The industry is aware that collaboration has been historically poor and that this must improve to meet the challenges of decommissioning. The presence of the OGA, with its focus on MER UK (maximising economic recovery) should help in achieving this, but only time will tell if the industry can effectively change its behaviours.








Thursday, 24 November 2016

Fortuna LNG deal underlines the structurally higher costs of capital seen by E&Ps

By Will Forbes

We believe the poor record of investment returns for large oil companies over the last cycle (taken as a proxy for the industry) should have far reaching effects across the industry. As majors look to increase their below-WACC ROICs (seen consistently over the last decade), they will demand higher returns for the investment projects. This should mean a continued drive for lowering costs and increasing efficiencies for service companies and a more aggressive negotiation with companies looking to farm-down the projects for funding.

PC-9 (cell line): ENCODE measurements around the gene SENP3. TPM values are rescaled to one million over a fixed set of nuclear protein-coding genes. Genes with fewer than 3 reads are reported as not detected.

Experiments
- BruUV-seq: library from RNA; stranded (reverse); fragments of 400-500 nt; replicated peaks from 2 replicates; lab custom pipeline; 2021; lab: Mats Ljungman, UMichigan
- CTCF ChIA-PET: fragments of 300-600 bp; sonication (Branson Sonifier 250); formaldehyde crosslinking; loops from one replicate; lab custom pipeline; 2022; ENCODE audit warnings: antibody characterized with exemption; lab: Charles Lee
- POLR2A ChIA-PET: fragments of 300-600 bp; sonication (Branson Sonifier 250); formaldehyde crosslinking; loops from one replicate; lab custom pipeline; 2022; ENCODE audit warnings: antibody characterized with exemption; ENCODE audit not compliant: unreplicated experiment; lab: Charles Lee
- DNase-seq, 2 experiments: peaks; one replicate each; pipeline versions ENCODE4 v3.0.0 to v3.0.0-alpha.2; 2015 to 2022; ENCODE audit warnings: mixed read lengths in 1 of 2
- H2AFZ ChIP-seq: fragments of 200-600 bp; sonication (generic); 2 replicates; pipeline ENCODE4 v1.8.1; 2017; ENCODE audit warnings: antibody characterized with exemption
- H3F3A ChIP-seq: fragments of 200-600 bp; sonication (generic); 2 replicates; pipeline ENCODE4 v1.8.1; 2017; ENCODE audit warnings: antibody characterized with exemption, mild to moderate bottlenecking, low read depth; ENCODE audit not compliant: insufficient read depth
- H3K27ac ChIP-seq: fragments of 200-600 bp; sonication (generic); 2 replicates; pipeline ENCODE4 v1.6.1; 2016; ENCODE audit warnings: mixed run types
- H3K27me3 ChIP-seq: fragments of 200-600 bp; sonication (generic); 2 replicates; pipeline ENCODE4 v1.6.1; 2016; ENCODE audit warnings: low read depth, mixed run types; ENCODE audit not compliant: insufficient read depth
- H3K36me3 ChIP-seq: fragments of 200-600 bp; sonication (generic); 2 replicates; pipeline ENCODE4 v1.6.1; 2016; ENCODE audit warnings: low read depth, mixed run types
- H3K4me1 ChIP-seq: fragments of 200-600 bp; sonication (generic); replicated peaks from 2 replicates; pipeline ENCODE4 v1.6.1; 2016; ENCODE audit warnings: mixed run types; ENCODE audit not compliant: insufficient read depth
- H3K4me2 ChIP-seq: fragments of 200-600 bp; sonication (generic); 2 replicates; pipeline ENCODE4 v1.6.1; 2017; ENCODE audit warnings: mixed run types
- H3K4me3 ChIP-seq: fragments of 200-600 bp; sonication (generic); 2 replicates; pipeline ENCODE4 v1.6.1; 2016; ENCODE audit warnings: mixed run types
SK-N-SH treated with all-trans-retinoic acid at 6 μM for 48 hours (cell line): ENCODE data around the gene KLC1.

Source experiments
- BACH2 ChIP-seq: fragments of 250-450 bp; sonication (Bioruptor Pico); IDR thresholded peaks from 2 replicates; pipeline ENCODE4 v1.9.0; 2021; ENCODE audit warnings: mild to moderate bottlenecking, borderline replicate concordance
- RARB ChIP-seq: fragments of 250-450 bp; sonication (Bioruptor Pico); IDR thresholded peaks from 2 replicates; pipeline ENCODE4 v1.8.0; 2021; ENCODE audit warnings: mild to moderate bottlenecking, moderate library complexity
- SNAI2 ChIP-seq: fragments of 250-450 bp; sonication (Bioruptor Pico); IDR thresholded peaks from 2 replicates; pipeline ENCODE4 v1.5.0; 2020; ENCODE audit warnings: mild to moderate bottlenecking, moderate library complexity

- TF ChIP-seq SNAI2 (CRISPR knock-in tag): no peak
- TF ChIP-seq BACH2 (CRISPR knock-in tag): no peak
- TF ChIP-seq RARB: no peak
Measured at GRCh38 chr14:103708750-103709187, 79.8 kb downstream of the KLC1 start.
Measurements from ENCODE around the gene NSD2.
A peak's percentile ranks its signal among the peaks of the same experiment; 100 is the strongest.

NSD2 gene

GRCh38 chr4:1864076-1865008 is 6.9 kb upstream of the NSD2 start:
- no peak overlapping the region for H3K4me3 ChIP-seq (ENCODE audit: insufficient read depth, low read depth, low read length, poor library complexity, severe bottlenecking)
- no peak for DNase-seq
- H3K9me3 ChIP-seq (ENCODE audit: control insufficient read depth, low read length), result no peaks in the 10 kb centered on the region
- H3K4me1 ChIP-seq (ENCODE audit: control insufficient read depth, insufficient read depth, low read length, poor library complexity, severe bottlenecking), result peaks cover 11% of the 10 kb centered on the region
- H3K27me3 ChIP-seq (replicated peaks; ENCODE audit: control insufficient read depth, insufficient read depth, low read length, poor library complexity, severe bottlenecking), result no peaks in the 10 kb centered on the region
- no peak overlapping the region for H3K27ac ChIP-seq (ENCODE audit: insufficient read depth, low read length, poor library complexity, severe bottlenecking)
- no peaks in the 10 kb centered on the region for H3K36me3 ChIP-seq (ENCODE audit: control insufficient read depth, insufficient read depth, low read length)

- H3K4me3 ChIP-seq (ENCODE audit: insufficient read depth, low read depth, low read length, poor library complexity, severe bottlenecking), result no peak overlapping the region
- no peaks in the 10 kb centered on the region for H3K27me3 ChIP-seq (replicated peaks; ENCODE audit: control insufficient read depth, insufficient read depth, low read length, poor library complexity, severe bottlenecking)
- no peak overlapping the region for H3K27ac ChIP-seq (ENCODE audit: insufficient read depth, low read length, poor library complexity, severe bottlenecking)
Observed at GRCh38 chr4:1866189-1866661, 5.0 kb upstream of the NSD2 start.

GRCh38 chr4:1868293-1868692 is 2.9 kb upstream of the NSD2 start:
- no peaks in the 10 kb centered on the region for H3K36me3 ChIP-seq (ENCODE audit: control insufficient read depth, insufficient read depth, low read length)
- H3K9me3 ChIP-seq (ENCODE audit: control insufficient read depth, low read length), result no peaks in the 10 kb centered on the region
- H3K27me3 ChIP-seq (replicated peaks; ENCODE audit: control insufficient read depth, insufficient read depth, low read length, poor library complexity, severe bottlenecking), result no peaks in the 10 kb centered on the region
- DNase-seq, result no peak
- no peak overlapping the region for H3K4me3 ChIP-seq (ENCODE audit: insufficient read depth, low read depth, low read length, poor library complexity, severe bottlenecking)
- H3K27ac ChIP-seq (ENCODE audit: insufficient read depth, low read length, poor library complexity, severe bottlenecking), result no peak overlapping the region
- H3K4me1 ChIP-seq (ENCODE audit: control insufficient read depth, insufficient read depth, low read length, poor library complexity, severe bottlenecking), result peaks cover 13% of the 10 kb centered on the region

In previous posts, we've highlighted the analysis of farm-downs as a relatively transparent lens through which to view costs of capital in the industry, and an addition to CAPM or other based methods of assessing the costs of capital for the sector we focus on, E&Ps.

The recent Ophir/OneLNG deal is another point to add to this growing picture. Based on disclosures from Ophir, it is contributing its upstream equity and a limited amount of capex in return for 33.8% of the JV. Given expected annual cashflows of $560m and a 60% debt financing (we assume 8% here), we estimate the levered cashflow return for Ophir in 2017 is 38%. The unlevered return is 25%

Importantly, the return for OneLNG is an implied 20% (levered return is 30%), which is towards the top end of the implied IRRs for deals we have analysed.

Implied IRRs for buyers of assets
Source: Edison Investment Research


Floating LNG is still an unproven technology, We may well therefore expect that the return demanded by OneLNG is higher than a comparably sized/risked oil-based FPSO development.

As Ophir have stated, FLNG may well become the standard in much the same way that FPSOs have for oil developments. For the moment however, a 20% return for OneLNG on current assumptions re-iterates that incoming partners require high returns even in developments where geological risk is low. 

In an environment where development partners may require such high returns, what is the business case for high risk exploration?





Majors - failure to make sufficient returns will affect the entire sector in next cycle - raising costs of capital

By Will Forbes